Paradigm recently posted a $100,000 Challenge seeking ways of storing and analyzing data in 3D fault networks. This Challenge is unique in its award amount and in the amount of data that Paradigm has shared with Solvers. We asked Duane Dopkin, senior vice president of technology at Paradigm, to talk to us a bit about the Challenge and what they are hoping to achieve with the solution.
Hi Duane - thanks for agreeing to talk to us today. As background for our Solvers, can you tell us a bit about the current state of oil and gas exploration?
Hi - sure. In order to sustain growth and fulfill hydrocarbon demand, oil and gas companies must aggressively replace depleted hydrocarbon reserves and offset production decline in mature fields. Replacement of hydrocarbon reserves has meant shifts in exploration to frontier areas (e.g. deep waters like the Gulf of Mexico, Arctic, etc.) or investigation of unconventional sources of hydrocarbons (e.g. heavy oil, tight gas, shale oil, coal bed methane). Both of these shifts have required oil companies to become much more technically savvy.
Your Challenge is seeking a method of analyzing data related to faults in the earth’s crust. Can you tell us how this information will be used?
Subsurface faults and fractures can serve as flow conduits for hydrocarbons or conversely as permeability traps that compartmentalize reservoir hydrocarbons. Although many fractures and small scale faults cannot be detected in subsurface seismic images, larger faults and regional faults help geoscientists understand the deformation history of geologic basins which, in turn, can reveal information about hydrocarbon accumulation and hydrocarbon migration pathways. Faults and fractures can also compartmentalize areas of high pressure which can create drilling problems and safety hazards. Consequently, a full understanding of a fault network at basin and reservoir scales is a prerequisite for exploration in new areas as well as a prerequisite for well planning and drilling in development fields and mature fields. Obtaining a holistic understanding of fault networks depends not only on a geoscientists ability to locate, interpret, and model faults from subsurface signals and images (well logs, image logs, seismic data), but also to perform complex spatial and topological queries on the fault network data to better understand the history of subsurface deformation and its current deformed state.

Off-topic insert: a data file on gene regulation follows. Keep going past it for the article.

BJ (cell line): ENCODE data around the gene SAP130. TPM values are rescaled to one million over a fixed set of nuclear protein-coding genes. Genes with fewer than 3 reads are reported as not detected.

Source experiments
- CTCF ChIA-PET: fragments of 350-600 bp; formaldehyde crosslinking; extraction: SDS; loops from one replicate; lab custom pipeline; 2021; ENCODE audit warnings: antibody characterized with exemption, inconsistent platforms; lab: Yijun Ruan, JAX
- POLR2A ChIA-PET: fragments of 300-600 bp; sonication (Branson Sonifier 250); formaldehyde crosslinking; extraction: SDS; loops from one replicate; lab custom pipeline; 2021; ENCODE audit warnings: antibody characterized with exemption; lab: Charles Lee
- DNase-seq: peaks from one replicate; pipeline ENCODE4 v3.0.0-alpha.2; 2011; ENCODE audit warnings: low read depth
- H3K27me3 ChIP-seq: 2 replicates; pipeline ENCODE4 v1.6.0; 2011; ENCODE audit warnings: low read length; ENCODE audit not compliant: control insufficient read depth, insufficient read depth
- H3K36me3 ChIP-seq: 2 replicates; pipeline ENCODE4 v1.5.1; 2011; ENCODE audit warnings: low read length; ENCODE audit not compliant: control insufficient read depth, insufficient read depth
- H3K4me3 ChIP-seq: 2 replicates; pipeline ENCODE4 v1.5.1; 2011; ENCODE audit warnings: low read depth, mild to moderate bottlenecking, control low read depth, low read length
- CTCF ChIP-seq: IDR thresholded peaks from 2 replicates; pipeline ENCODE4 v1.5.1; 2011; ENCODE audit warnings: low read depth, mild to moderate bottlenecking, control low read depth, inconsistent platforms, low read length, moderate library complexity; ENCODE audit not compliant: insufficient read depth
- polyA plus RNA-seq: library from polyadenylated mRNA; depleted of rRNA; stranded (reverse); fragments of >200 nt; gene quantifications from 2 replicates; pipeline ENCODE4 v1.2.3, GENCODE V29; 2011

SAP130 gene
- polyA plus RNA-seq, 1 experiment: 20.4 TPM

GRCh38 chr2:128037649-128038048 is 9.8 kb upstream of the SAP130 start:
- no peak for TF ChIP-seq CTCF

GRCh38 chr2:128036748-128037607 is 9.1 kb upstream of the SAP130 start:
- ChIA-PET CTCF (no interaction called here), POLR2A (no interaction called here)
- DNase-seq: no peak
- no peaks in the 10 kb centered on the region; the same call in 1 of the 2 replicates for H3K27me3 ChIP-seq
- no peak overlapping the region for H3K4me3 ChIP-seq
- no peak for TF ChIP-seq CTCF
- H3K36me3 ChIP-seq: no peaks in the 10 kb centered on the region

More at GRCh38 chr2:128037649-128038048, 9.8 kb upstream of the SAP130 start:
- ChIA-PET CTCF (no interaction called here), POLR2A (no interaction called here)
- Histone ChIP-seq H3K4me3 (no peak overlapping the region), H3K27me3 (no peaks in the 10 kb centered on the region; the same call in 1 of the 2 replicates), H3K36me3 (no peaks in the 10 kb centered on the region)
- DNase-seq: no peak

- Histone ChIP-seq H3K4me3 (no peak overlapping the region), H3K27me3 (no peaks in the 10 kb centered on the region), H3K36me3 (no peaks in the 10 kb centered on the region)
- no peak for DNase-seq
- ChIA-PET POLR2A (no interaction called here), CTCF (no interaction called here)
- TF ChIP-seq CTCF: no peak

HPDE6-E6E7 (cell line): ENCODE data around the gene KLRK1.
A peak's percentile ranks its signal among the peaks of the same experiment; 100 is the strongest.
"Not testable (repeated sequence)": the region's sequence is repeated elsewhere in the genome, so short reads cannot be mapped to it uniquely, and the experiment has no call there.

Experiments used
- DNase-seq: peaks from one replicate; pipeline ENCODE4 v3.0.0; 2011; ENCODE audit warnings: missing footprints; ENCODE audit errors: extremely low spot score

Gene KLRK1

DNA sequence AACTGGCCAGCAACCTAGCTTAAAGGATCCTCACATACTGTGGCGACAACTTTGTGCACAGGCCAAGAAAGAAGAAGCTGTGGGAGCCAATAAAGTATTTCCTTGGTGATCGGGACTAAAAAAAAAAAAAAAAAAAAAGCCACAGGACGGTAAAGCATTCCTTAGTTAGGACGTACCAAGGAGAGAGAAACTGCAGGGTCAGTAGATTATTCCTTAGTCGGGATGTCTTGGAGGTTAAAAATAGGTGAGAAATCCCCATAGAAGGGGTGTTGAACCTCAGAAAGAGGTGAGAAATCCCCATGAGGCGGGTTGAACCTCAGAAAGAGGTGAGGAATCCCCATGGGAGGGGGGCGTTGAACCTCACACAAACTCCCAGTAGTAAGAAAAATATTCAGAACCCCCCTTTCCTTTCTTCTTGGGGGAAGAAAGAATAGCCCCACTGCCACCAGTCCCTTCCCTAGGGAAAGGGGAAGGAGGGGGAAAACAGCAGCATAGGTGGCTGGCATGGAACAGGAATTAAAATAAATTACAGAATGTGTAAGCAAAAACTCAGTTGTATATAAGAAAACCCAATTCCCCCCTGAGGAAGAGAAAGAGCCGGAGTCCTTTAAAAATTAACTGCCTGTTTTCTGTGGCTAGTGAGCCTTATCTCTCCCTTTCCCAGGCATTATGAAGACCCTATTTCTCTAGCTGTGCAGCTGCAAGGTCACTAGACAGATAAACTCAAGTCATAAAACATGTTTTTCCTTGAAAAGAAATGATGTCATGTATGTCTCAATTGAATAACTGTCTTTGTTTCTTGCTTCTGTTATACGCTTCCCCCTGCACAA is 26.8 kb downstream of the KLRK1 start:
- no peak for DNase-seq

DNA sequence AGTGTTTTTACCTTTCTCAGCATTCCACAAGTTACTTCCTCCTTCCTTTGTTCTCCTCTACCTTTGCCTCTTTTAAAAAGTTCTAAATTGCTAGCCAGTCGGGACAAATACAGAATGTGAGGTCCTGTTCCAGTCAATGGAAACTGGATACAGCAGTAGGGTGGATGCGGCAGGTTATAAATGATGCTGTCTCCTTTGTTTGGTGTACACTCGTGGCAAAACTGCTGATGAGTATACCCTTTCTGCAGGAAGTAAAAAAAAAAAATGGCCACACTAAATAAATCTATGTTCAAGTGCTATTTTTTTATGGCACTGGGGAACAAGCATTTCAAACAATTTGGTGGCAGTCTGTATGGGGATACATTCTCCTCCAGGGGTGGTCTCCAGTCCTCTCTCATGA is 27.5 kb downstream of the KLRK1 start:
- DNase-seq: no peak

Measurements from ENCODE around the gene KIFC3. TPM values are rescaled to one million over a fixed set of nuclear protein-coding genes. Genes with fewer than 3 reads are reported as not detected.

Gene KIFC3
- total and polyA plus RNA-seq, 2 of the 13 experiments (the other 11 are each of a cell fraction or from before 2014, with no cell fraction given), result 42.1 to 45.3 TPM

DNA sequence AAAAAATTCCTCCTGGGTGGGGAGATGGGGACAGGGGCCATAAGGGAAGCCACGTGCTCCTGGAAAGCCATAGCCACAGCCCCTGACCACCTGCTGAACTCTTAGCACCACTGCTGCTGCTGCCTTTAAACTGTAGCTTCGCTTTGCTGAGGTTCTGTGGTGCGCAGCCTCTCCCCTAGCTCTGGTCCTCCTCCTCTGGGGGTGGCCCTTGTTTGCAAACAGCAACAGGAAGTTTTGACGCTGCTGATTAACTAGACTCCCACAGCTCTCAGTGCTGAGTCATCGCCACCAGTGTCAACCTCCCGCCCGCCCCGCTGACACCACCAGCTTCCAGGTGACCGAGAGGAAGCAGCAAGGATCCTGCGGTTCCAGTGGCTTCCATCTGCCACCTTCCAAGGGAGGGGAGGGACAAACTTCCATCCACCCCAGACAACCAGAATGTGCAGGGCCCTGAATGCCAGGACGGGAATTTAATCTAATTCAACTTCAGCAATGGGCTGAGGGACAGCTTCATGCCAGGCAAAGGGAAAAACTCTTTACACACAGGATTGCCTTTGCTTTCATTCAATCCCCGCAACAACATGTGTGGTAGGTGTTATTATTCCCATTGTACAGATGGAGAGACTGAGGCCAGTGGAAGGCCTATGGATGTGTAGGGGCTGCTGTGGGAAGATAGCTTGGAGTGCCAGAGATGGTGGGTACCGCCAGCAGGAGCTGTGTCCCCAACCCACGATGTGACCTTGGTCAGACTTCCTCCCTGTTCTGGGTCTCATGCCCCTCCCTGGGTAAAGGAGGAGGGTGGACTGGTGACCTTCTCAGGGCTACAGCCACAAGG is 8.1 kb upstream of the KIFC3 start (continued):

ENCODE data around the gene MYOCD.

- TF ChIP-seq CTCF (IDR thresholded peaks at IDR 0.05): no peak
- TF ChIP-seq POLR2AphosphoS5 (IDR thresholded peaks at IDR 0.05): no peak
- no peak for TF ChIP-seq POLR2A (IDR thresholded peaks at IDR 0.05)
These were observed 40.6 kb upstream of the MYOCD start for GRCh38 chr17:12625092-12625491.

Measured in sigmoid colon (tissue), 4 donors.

What impact do you think the solution to this Challenge will have on the environment/more efficient use of natural resources?
Fractured reservoirs contain a large proportion of the world’s hydrocarbon reserves. Through a better understanding of a geologic basin and reservoirs fault network, geoscientists can not only drill less, but they can also drill safer. Indeed today, horizontal drilling techniques are employed in fractured reservoirs to optimize their drainage. By “geosteering” perpendicular to groups of natural fractures, engineers are able to drill fewer but more economic wells.
Paradigm posted a similar Challenge on the InnoCentive marketplace in 2008 – how does this Challenge differ from the earlier Challenge?
In 2008 we did post a Challenge similar to this one. The Challenge involved defining an optimum fault network data structure. Based on the responses to the initial Challenge and the importance of the problem to both Paradigm and its oil and gas customers, we decided to refine the Challenge and raise the stakes. We enriched and injected the initial Challenge with digital data examples, more real data images, and clarification on the current state of the art and suggestions for where Solvers should look for improvement. This Challenge upgrade was backed up with a substantially higher award (maximum of $100,000) to entice Solvers from many fields and to encourage them to participate in this scientific Challenge.
This is your third InnoCentive Challenge. What have you learned thus far about sourcing your Challenges on the InnoCentive Marketplace?
Paradigm has posted three Challenges to the InnoCentive Marketplace. With each posting we have experienced a gratifying spectrum of responses reflecting the diverse perspectives coming from outside the comfort zone of our own industry and scientific disciplines. Working with InnoCentive to impose more discipline and clarity in the formulation of our Challenges, has helped us help our Solvers to focus their responses.
Why do you think open innovation is a good fit for problems in the oil and gas industry?
The oil and gas industry searches for subsurface hydrocarbons using many scientific disciplines, mathematical methods, computer science advances, and engineering practices. Many of the seeds of advancement in this industry have originated outside of the oil and gas industry. In spite of the tremendous pool of talent inside the industry, we believe it is a healthy exercise to seek solutions to new problems from outside, as time-to-solution pressures are becoming more acute in this unpredictable oil and gas economy.
Thanks Duane - good luck with your Challenge.